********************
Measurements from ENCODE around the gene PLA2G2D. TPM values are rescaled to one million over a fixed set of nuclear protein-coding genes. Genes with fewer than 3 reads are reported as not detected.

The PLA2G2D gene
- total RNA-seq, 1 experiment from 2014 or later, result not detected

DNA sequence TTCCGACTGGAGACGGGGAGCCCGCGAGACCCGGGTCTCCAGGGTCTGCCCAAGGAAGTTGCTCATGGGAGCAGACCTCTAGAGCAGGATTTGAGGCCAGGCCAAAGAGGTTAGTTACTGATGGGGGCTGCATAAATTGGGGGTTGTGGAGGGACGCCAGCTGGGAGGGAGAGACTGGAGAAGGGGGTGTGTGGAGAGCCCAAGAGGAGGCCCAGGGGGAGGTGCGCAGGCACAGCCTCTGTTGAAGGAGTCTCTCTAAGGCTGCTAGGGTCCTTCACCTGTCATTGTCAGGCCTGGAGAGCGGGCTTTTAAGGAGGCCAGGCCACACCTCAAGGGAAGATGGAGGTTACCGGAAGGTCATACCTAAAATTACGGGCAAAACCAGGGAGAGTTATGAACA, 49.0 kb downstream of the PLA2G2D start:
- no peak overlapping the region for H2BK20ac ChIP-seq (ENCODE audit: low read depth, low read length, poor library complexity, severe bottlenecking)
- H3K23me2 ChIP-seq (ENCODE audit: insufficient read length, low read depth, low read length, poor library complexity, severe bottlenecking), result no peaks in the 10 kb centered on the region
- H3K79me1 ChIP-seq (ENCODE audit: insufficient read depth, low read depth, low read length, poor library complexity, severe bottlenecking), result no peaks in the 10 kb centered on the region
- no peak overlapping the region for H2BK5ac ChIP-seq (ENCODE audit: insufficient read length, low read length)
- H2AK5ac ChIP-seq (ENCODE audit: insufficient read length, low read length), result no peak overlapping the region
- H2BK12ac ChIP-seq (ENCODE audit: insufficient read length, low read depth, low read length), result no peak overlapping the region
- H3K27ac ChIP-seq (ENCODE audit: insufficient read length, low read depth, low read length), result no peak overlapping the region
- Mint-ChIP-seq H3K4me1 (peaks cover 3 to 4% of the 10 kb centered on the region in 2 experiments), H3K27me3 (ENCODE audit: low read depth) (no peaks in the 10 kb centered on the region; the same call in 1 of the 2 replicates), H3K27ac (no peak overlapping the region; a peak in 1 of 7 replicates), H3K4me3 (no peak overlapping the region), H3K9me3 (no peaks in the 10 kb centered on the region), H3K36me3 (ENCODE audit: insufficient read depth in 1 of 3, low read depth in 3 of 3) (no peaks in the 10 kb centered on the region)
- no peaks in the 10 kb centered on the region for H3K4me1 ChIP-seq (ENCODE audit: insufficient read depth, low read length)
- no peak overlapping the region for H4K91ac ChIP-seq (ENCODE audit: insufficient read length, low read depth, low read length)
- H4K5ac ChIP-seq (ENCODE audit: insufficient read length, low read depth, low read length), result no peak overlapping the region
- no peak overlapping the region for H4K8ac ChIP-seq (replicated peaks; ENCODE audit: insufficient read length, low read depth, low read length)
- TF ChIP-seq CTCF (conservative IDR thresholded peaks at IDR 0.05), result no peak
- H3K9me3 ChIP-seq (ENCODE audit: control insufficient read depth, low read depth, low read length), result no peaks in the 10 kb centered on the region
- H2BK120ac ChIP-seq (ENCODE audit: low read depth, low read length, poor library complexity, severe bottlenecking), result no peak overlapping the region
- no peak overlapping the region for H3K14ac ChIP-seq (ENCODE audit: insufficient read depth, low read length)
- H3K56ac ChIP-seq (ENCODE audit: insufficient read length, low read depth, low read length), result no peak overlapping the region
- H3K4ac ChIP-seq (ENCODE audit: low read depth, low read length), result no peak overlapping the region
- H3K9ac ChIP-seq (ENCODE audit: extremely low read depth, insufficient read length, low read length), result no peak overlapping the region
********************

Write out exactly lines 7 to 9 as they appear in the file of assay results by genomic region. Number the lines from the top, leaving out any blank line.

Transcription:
- H3K79me1 ChIP-seq (ENCODE audit: insufficient read depth, low read depth, low read length, poor library complexity, severe bottlenecking), result no peaks in the 10 kb centered on the region
- no peak overlapping the region for H2BK5ac ChIP-seq (ENCODE audit: insufficient read length, low read length)
- H2AK5ac ChIP-seq (ENCODE audit: insufficient read length, low read length), result no peak overlapping the region